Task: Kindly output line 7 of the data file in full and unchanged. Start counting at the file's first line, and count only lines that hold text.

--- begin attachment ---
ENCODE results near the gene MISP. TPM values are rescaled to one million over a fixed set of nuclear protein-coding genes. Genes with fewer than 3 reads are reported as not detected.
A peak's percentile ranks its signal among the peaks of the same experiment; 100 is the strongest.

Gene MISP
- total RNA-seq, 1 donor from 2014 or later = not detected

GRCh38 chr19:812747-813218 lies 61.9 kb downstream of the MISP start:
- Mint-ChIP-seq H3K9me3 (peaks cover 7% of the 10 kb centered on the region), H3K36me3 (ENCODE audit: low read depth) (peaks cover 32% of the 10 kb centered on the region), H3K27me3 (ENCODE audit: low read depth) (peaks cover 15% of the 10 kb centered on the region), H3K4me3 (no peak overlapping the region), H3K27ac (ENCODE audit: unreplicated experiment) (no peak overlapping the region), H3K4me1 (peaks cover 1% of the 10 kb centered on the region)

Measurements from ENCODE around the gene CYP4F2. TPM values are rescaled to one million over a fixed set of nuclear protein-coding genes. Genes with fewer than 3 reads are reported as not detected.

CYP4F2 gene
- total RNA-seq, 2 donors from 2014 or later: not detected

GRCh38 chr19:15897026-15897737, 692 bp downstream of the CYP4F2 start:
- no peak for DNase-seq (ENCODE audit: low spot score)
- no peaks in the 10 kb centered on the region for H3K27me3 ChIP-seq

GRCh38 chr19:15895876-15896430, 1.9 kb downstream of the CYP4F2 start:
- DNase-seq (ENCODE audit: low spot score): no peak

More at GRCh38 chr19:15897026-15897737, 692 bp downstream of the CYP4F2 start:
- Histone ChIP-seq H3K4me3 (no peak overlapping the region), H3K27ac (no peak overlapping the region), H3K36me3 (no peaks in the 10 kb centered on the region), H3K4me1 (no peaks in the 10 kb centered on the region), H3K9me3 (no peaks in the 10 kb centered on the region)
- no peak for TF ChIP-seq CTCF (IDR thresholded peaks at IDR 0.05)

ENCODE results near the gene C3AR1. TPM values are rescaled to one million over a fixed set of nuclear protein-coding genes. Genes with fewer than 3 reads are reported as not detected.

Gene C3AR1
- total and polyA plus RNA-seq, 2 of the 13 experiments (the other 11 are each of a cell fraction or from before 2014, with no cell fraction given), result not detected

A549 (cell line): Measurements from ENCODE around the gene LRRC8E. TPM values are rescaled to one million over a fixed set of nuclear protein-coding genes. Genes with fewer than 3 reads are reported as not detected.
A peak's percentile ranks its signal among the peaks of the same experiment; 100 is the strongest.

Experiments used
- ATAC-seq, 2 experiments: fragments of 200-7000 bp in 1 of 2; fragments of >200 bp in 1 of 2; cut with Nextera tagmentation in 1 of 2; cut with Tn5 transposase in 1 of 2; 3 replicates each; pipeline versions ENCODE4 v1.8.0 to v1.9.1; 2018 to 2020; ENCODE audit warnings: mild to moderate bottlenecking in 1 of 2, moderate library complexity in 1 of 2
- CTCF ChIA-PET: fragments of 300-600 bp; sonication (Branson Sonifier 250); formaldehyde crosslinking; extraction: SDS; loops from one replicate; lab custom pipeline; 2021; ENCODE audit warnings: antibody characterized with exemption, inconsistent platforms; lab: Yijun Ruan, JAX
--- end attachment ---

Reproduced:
Measurements from ENCODE around the gene CYP4F2. TPM values are rescaled to one million over a fixed set of nuclear protein-coding genes. Genes with fewer than 3 reads are reported as not detected.